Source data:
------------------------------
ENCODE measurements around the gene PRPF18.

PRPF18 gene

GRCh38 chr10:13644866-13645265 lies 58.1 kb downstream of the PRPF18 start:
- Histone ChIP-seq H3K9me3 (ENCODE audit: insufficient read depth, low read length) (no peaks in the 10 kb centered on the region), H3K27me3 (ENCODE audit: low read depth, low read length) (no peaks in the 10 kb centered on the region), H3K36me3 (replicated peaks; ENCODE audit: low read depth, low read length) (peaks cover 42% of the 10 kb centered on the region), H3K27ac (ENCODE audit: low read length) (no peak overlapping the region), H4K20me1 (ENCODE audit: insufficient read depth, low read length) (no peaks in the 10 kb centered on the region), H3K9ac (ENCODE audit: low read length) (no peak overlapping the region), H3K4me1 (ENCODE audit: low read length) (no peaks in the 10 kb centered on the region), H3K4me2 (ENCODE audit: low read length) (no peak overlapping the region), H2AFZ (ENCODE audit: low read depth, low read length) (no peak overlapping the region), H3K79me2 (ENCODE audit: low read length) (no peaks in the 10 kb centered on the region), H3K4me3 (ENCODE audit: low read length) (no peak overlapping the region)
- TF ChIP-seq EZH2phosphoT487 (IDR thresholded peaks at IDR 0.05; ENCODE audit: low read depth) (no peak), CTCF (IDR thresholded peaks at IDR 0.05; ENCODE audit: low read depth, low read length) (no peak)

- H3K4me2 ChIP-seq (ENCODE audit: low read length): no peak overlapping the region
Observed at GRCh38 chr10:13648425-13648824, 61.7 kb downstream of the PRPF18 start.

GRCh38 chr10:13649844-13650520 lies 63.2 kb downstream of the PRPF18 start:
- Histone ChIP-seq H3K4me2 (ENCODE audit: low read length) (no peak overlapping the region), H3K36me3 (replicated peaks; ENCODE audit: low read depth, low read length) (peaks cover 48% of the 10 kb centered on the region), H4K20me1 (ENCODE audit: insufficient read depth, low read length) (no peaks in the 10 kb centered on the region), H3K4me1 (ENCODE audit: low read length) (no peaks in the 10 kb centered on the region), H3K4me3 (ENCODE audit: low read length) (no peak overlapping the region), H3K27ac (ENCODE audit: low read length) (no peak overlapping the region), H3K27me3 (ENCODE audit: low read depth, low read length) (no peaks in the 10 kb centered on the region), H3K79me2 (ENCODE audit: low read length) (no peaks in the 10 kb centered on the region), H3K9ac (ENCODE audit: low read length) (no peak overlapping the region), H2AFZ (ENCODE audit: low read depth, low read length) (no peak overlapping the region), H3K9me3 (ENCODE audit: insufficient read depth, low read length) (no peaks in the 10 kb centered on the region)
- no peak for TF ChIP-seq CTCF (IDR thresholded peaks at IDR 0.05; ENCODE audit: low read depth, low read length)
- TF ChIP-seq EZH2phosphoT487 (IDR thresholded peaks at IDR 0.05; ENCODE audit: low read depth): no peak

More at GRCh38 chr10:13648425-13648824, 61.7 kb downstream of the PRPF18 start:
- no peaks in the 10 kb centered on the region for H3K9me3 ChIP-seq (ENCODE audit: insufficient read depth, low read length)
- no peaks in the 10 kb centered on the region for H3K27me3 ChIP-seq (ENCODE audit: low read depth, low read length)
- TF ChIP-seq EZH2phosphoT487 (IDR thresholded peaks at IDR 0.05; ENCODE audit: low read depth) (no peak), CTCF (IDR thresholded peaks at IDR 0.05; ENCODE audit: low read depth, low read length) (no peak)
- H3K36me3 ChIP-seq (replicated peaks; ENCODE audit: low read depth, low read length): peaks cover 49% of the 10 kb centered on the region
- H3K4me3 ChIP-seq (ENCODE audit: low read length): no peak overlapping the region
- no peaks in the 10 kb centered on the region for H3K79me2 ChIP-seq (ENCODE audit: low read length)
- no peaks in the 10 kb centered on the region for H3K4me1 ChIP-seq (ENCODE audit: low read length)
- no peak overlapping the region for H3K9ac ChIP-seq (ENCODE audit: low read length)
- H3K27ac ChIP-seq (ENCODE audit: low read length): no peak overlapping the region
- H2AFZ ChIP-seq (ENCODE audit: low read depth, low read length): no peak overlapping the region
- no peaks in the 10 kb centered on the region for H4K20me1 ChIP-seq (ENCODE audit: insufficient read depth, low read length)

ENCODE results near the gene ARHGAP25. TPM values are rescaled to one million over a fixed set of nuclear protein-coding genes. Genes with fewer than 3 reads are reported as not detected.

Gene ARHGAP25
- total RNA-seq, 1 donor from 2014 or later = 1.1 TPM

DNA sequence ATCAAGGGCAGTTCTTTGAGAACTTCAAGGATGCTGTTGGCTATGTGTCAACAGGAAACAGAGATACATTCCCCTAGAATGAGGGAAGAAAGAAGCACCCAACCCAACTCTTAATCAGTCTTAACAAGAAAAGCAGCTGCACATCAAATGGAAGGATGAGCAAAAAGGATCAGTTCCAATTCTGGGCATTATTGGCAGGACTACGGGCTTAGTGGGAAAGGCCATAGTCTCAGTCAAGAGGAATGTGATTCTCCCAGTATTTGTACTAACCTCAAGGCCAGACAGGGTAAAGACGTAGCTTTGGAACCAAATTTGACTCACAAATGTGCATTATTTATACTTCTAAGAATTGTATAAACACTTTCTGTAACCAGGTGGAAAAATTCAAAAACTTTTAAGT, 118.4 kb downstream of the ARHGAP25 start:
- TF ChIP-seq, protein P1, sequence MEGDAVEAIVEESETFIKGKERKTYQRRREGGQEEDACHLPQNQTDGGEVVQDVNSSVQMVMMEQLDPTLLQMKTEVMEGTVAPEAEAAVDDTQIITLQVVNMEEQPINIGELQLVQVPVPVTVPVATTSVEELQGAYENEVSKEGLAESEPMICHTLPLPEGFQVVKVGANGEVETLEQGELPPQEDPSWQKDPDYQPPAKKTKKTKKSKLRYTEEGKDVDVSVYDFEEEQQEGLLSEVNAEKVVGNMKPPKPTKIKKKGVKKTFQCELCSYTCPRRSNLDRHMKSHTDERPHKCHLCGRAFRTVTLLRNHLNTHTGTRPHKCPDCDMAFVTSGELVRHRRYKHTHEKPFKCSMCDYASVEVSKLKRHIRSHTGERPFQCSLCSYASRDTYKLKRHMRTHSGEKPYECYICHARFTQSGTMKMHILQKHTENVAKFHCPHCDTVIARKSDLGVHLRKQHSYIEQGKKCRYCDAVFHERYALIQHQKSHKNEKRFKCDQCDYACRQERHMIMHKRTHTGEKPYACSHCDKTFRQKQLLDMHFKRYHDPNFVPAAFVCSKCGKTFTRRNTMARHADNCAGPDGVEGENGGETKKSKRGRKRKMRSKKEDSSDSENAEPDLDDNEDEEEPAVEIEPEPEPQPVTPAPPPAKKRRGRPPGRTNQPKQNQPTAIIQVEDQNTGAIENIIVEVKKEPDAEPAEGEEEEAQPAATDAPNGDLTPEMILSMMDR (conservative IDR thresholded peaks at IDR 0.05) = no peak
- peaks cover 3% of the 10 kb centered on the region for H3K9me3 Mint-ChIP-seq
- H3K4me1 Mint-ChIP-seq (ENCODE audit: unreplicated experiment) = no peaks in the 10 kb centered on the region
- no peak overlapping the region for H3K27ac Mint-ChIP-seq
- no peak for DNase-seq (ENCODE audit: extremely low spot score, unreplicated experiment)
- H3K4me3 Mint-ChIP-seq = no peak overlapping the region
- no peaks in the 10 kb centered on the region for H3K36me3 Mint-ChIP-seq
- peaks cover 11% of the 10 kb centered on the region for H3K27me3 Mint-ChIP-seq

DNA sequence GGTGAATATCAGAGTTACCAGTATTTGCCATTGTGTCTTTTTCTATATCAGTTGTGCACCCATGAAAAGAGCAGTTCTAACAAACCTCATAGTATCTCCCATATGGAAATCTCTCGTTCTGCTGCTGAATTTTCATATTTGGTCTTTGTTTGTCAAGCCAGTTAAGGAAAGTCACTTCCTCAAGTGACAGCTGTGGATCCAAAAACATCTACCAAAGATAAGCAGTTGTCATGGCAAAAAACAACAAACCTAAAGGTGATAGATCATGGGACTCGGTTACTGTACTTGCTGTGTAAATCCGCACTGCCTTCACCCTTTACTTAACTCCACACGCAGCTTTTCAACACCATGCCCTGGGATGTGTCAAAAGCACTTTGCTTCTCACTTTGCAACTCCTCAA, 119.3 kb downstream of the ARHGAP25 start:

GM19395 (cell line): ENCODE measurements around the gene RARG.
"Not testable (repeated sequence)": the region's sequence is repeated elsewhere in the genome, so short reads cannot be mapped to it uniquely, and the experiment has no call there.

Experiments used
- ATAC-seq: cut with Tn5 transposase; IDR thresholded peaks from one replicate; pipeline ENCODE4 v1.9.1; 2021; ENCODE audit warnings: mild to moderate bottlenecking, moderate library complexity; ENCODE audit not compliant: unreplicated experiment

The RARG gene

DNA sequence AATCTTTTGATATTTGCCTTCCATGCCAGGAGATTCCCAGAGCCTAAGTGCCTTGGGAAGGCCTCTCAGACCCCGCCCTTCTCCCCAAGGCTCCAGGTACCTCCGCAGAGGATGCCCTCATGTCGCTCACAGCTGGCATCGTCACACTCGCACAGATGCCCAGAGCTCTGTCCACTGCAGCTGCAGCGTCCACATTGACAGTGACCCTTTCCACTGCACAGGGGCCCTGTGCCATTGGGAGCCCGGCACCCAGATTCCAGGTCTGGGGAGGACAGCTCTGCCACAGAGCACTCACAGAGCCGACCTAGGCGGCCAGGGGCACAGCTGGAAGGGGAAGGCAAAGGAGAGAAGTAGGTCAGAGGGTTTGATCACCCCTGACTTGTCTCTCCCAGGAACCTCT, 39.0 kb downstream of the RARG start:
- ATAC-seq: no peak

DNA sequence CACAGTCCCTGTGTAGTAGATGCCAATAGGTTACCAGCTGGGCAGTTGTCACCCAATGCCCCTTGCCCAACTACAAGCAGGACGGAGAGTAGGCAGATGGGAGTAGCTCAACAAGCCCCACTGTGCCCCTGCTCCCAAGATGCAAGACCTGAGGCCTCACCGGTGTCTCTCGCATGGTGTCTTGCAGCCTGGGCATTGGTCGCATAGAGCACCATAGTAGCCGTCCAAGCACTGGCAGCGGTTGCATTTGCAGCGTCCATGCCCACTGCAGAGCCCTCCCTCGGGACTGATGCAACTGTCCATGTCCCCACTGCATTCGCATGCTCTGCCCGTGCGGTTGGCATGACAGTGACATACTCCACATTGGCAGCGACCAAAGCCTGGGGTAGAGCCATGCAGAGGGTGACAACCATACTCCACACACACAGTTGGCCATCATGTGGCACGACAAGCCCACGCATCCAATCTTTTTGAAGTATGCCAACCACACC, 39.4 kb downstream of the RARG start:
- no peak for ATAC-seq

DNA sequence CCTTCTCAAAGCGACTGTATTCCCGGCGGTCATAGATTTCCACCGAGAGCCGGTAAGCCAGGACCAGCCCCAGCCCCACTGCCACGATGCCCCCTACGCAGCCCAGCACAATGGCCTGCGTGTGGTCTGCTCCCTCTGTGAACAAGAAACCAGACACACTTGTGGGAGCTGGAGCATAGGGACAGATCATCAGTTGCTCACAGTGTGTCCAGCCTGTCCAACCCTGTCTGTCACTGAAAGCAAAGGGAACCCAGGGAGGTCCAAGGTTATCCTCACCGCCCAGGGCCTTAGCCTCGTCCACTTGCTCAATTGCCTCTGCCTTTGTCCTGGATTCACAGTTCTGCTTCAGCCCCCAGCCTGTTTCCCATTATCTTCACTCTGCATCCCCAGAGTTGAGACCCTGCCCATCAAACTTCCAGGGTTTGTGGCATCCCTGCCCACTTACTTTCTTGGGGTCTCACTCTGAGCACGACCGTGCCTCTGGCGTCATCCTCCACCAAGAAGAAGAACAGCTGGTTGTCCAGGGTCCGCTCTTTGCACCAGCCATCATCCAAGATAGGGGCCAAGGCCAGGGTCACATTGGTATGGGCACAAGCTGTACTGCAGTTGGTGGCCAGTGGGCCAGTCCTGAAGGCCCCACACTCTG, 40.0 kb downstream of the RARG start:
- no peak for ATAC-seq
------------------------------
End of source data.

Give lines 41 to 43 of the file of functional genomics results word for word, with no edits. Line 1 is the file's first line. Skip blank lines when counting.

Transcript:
The RARG gene

DNA sequence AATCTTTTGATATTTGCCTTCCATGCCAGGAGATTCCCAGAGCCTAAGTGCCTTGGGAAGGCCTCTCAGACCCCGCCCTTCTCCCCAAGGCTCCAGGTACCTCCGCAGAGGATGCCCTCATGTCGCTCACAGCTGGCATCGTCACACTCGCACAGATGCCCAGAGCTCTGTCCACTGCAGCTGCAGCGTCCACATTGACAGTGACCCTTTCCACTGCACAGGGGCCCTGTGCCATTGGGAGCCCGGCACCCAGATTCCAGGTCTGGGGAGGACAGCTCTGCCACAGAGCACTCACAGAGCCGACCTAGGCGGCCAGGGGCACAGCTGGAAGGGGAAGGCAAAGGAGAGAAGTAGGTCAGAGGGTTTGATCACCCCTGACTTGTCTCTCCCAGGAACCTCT, 39.0 kb downstream of the RARG start:
- ATAC-seq: no peak